drugmakers continue 'off-label marketing' despite large fines.”
In the last year, Pfizer agreed to pay $2.3 billion as settlement for allegations of illegal promotion of the arthritis med Bextra (pulled from the market) and other meds. Meanwhile, Eli Lilly agreed to pay $1.4 billion to settle criminal and civil charges for its off-label marketing of the antipsychotic med Zyprexa.
Around the same time, Johnson&Johnson’s Ortho-McNeil got slapped on the wrist for $6.4 million for its off-label promotion of the anti-seizure med Topamax for bipolar and other uses. The article mentions that the company paid physicians as much as $3,000 to accompany sales reps on doctor visits to “talk to you about things [the sales rep] can’t talk to you about.”
Earlier this year, Astra-Zeneca coughed up $18 million for marketing the antipsychotic Seroquel off-label to children and dementia patients.
Doing the math indicates that breaking the law is very good business practice. In 2004, Pfizer agreed to pay out $430 million for promoting the anti-seizure med Neurontin for bipolar and pain. Between 1999 and 2004, the drug raked in $10 billion in off-label sales.
Neurontin failed two clinical trials for treating bipolar. The drug itself may not have been harmful per se, but by promoting what was in effect a placebo with side effects the company was knowingly putting bipolar patients in harm’s way.
Thankfully, the Star-Ledger’s account stuck to the facts, which alone amounted to a ringing indictment on the drug industry. Too often, we see these stories in a far more emotional (and highly inaccurate) context, so let’s briefly re-examine some of the issues, which I have extensively reported on here and on mcmanweb and in my Newsletter and elsewhere:
The drug industry’s marketing practices are highly shameful. No question about it. This is where Enron meets BP meets Detroit. The industry, with the acquiescence of psychiatry, has been pulling one over on doctors, patients, and loved ones for years. I could write a book on this. Other people have.
The drug industry sets the agenda for psychiatry. Yes-no-maybe. Until a few years ago, this would have been a strong yes. But then, as patents for blockbuster meds began expiring and with no new meds (not just “me too” meds) coming on-stream, the drug companies lost interest in influencing psychiatry. “Ubiquity” is a term that no longer applies to drug companies, and thanks to new economic realities may never again.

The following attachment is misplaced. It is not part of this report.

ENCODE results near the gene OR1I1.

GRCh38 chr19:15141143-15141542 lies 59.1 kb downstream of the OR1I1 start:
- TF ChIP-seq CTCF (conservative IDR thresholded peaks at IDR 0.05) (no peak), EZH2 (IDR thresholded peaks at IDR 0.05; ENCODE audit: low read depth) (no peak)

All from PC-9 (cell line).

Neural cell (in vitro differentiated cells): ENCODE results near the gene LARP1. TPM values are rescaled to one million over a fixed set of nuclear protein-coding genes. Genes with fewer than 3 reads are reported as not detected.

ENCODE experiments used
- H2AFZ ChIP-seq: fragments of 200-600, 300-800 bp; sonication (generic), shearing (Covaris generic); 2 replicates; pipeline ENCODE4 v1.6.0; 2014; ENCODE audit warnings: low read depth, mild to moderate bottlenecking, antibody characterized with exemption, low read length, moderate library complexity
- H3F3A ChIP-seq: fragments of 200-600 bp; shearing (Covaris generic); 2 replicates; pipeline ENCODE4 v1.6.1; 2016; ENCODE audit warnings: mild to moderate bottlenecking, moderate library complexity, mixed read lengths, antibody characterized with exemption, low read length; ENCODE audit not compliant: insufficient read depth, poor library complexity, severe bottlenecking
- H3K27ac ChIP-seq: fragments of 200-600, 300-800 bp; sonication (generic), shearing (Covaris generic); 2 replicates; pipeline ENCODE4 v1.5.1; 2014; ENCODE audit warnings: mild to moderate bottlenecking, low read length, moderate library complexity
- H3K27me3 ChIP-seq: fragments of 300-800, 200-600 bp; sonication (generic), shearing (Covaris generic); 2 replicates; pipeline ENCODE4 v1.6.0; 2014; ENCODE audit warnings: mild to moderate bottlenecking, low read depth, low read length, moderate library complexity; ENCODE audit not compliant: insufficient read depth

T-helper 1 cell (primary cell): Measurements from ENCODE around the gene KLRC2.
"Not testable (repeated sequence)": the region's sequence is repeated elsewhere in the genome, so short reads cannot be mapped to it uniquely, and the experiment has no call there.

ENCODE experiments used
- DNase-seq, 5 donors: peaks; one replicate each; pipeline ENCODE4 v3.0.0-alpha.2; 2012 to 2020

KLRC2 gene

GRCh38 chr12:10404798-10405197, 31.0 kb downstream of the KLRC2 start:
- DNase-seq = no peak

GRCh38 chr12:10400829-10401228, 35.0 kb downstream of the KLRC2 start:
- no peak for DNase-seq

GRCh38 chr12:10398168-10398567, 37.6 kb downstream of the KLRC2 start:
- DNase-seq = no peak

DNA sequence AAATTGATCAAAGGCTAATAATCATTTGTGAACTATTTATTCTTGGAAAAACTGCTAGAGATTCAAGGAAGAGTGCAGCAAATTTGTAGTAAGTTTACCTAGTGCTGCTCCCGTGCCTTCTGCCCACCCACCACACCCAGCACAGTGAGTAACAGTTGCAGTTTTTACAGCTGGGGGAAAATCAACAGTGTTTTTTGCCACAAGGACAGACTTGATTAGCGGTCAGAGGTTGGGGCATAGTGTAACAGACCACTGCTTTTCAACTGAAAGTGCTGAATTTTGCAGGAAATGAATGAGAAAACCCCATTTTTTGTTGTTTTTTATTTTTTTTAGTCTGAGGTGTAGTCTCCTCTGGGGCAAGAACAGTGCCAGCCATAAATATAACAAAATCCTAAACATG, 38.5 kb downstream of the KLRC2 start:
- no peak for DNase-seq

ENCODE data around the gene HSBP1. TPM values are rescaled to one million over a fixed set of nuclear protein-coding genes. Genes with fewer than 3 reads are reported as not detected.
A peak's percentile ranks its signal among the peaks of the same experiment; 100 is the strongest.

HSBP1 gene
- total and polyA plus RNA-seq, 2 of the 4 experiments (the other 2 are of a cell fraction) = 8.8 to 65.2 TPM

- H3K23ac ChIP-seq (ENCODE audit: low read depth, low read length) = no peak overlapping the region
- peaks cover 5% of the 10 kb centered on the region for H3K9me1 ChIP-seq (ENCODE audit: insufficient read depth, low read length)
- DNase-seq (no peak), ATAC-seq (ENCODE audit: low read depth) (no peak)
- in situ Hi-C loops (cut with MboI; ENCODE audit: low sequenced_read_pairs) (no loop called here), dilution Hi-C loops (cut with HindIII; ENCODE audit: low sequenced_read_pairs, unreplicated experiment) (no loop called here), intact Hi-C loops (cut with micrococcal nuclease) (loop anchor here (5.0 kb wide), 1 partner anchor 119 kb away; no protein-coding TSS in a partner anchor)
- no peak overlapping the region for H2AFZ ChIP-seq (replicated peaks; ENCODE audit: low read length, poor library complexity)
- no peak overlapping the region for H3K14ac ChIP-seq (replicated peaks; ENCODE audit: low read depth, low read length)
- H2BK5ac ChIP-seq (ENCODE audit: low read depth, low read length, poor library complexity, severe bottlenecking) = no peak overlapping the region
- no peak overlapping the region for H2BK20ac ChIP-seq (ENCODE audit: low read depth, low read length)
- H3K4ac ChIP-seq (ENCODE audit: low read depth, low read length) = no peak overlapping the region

At the same time, doctors and patients and loved ones, including the organizations that speak for them, have wised up. Fool me once ...
If a drug does not have FDA approval for a particular use, then it is dangerous for physicians to prescribe it for that use. Blatantly false. As Stephen Stahl of UCSD pointed out at an APA meeting: “The FDA regulates the sale of medicine, not the practice of medicine.”
FDA indications tend to be the end result of company marketing strategies, which figured into Eli Lilly and others initially seeking depression indications for their SSRIs, even though this class of drugs appears to work better for anxiety. Only later did these companies seek approval for the treatment of anxiety. So, was their “off-label” use in the interim bad medicine? Hardly.
As former head of the NIMH Frederick Goodwin pointed out at an APA meeting, new uses for meds are typically discovered and championed by clinicians in practice. The drug companies only come to the party later. If we were at the mercy of drug companies taking the initiative, bipolar patients would still be waiting for lithium, anti-seizure meds, and antipsychotics (there is not a single bipolar med developed by a drug company from scratch).
Despite this, the NY Times and other publications routinely (and ignorantly) equate off-label meds to rogue medicine.
“Powerful” drugs must be harmful drugs. Totally false. You will often read this in the context of doctors prescribing “powerful” antipsychotics” (off-label, of course) to kids for the “controversial” diagnosis of bipolar. Meds are supposed to be powerful. If you have any doubts about this, simply ask for a “weak” pain-killer next time your back gives out on you.
“Controversial” diagnoses (such as early-onset bipolar) have been manufactured by the drug companies to create new markets. Absurdly false. In this regard, the NY Times and other publications are difficult to distinguish from antipsychiatry diatribes. Academic food fights do exist, but hardly constitute evidence of fundamental splits of opinion. With regard to early onset bipolar, the diagnosis was promoted by - of all things - beleaguered parents educating disbelieving clinicians.